First, poor weather left France with a paltry wheat harvest. Now the nation’s driest July in six decades is threatening its corn fields.
Most of France, which vies with Romania as the European Union’s top corn producer, has seen a quarter or less of normal rainfall in the past 30 days. Temperatures already set heat records in recent days and are due to climb back toward 34C (93F) in the key southwest growing region at the end of this week, according to Meteo France.
The drought is reducing yield potential after a good start to the season, Jean-Francois Lepy, managing director of Groupe Soufflet’s trading division, said in a video. Most of France’s corn has already moved past its key pollination phase, but the moisture deficit could shrink the size of the kernels as they fill with sugar and starch this month, said Vincent Braak, crop analyst at French consultant Strategie Grains.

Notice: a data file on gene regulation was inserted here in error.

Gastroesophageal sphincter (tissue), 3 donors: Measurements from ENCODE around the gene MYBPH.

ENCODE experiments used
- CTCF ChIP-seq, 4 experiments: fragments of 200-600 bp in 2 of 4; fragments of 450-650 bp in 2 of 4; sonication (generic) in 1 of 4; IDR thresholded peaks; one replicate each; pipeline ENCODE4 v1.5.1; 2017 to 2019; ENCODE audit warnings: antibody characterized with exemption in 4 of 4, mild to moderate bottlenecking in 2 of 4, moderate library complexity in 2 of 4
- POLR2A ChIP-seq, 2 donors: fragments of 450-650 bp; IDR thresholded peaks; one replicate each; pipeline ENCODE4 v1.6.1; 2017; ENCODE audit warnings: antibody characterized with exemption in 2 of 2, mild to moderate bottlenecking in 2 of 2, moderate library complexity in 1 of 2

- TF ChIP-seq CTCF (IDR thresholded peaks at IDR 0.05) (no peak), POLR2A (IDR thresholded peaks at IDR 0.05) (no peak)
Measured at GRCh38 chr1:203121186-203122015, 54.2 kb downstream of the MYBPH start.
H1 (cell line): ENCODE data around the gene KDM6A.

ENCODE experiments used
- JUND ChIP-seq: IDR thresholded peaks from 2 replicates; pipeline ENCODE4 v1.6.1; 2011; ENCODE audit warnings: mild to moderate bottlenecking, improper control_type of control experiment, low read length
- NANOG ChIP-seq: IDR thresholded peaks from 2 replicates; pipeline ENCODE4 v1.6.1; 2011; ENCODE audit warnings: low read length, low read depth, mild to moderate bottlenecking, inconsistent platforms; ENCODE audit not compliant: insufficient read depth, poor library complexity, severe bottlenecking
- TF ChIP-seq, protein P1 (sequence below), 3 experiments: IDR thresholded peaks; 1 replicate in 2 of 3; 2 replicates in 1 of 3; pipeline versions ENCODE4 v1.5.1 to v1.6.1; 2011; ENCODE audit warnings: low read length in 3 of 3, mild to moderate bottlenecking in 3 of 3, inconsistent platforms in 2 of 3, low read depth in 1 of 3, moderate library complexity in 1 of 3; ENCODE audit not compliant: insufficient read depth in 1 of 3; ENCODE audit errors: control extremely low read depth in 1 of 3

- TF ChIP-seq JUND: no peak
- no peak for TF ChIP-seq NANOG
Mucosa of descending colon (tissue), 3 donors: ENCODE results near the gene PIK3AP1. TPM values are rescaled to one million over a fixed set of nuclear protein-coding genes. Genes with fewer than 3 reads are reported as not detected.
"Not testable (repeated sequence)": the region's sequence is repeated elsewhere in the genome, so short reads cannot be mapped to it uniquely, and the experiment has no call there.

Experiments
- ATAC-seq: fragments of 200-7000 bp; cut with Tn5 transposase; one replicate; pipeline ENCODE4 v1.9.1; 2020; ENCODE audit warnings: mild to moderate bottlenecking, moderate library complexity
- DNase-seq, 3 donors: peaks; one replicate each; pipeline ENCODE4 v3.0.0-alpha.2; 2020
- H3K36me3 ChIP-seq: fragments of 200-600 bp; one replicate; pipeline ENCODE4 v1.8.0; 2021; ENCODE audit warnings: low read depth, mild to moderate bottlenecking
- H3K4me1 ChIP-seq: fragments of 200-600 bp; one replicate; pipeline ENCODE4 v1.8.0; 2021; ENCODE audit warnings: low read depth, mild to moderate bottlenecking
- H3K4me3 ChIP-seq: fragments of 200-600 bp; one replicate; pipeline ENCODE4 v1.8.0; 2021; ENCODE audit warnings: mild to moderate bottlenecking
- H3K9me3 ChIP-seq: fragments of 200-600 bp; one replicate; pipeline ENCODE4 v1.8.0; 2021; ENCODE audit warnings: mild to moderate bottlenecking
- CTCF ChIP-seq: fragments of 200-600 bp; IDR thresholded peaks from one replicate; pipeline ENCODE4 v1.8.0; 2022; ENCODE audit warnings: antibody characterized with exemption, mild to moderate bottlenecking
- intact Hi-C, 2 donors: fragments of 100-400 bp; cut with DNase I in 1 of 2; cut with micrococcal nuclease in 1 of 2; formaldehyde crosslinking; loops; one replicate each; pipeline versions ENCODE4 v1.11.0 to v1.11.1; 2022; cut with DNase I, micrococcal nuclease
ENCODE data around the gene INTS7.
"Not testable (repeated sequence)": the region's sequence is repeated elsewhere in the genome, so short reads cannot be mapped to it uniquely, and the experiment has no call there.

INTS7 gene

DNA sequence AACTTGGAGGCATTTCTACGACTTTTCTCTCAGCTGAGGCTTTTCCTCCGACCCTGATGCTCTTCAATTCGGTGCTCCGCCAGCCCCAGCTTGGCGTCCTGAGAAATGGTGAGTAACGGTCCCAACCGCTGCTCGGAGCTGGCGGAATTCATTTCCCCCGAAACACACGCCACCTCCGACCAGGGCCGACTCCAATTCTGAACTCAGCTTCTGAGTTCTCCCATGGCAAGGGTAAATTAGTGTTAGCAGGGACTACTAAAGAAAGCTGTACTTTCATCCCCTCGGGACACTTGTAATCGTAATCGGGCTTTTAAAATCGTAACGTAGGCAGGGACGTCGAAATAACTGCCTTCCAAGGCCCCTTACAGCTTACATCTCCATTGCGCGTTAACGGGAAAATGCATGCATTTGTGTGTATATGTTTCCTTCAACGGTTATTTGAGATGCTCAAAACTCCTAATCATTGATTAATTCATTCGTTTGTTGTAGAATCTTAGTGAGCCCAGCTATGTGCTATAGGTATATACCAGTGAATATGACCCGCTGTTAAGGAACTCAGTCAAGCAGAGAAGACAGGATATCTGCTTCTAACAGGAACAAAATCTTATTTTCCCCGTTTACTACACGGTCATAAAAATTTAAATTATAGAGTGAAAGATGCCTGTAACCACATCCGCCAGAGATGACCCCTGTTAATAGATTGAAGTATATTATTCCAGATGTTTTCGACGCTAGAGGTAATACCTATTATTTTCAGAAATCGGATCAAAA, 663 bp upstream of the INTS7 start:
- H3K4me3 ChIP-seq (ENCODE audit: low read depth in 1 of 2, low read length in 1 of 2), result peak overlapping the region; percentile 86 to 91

“Crop conditions are deteriorating,” he said. “The weight of the kernel will be severely impacted by the lack of water.”
French farmers also suffered from a blistering heatwave last year, which struck earlier in the season, and EU corn output still remains on track to top 2019’s crop. Many farmers that weren’t able to plant winter grains because of autumn washouts boosted acreage of spring crops like corn instead, offsetting the yield risk. Crop conditions remain good across central Europe and parts of the southeast, Braak said.
Still, it adds to a year of extreme weather for France, after one of the warmest-ever springs and a waterlogged winter. Besides corn, the dry weather could pose a risk to sugar beets, which are also grappling with crop disease. The agriculture ministry is due to update its crop forecasts in a report later this week.
Read more: Europe’s wilted wheat leaves world hunting elsewhere for grain.
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